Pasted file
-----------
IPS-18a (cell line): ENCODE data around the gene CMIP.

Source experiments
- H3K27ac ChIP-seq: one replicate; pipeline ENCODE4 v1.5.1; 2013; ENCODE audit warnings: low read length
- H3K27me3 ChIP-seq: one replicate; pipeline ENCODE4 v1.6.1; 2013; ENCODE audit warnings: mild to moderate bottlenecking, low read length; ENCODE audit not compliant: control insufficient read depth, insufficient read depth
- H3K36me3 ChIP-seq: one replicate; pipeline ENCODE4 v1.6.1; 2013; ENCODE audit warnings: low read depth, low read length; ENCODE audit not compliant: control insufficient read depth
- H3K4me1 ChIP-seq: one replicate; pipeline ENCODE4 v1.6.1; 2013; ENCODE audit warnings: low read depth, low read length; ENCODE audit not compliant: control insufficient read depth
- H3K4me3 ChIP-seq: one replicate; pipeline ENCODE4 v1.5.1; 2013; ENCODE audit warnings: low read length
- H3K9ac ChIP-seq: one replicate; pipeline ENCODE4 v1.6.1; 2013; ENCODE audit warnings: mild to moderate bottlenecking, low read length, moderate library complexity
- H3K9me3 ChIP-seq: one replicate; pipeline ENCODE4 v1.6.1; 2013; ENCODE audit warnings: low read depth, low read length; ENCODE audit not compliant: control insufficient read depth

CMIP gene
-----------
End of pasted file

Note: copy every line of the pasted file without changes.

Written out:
IPS-18a (cell line): ENCODE data around the gene CMIP.

Source experiments
- H3K27ac ChIP-seq: one replicate; pipeline ENCODE4 v1.5.1; 2013; ENCODE audit warnings: low read length
- H3K27me3 ChIP-seq: one replicate; pipeline ENCODE4 v1.6.1; 2013; ENCODE audit warnings: mild to moderate bottlenecking, low read length; ENCODE audit not compliant: control insufficient read depth, insufficient read depth
- H3K36me3 ChIP-seq: one replicate; pipeline ENCODE4 v1.6.1; 2013; ENCODE audit warnings: low read depth, low read length; ENCODE audit not compliant: control insufficient read depth
- H3K4me1 ChIP-seq: one replicate; pipeline ENCODE4 v1.6.1; 2013; ENCODE audit warnings: low read depth, low read length; ENCODE audit not compliant: control insufficient read depth
- H3K4me3 ChIP-seq: one replicate; pipeline ENCODE4 v1.5.1; 2013; ENCODE audit warnings: low read length
- H3K9ac ChIP-seq: one replicate; pipeline ENCODE4 v1.6.1; 2013; ENCODE audit warnings: mild to moderate bottlenecking, low read length, moderate library complexity
- H3K9me3 ChIP-seq: one replicate; pipeline ENCODE4 v1.6.1; 2013; ENCODE audit warnings: low read depth, low read length; ENCODE audit not compliant: control insufficient read depth

CMIP gene